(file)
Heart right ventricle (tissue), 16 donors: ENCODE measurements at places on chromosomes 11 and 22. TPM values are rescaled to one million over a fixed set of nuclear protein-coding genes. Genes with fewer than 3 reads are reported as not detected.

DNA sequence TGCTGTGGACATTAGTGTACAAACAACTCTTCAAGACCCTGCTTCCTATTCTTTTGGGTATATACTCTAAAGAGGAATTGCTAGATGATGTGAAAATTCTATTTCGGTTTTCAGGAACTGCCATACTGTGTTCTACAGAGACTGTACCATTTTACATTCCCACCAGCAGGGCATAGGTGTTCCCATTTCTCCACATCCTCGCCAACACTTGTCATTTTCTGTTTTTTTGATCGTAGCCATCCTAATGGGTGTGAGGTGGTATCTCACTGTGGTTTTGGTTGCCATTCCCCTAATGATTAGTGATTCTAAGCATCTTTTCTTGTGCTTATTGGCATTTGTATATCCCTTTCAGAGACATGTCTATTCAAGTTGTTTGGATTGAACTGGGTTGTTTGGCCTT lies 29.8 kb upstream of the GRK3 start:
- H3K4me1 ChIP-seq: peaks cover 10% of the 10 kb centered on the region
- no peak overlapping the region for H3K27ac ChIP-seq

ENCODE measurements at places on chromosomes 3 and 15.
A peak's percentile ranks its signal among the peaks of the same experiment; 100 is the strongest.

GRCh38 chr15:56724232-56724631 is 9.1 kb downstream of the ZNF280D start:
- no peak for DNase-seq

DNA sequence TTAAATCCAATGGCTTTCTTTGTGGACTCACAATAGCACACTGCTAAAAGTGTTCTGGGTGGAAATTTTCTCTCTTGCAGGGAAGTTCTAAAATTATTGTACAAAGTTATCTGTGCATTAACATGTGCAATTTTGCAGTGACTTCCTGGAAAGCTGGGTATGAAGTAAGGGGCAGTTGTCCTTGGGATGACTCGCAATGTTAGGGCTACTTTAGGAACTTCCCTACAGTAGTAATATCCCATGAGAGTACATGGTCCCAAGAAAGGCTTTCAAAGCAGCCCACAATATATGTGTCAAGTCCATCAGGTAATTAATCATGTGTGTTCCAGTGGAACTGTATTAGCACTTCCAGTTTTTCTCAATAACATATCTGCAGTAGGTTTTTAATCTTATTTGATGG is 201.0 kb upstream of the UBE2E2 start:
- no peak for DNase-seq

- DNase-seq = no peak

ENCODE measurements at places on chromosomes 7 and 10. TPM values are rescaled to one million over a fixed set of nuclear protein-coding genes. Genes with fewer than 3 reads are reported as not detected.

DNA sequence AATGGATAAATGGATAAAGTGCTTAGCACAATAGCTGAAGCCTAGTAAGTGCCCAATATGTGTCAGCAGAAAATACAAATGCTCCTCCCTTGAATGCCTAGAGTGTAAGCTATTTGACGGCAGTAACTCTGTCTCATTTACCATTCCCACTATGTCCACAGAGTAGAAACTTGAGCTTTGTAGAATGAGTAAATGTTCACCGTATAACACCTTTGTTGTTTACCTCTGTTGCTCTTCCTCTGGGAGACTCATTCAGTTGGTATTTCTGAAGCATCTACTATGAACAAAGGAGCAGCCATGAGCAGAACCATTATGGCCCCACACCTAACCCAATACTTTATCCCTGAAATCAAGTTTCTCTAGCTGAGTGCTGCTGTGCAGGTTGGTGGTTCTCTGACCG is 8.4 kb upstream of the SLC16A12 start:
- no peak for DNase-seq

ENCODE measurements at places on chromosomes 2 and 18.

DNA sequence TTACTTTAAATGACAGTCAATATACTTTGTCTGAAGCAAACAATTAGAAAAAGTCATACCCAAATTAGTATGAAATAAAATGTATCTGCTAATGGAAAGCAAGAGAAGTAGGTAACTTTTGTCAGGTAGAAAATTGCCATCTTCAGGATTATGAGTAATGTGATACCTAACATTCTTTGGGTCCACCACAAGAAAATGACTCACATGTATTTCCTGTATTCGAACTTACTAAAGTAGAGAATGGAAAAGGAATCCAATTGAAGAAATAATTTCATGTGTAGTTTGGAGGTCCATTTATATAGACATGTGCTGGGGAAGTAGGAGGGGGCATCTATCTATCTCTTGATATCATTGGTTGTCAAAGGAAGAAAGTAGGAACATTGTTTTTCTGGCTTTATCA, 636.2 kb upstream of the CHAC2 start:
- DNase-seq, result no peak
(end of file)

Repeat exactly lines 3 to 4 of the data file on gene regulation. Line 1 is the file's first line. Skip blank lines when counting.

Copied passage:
- H3K4me1 ChIP-seq: peaks cover 10% of the 10 kb centered on the region
- no peak overlapping the region for H3K27ac ChIP-seq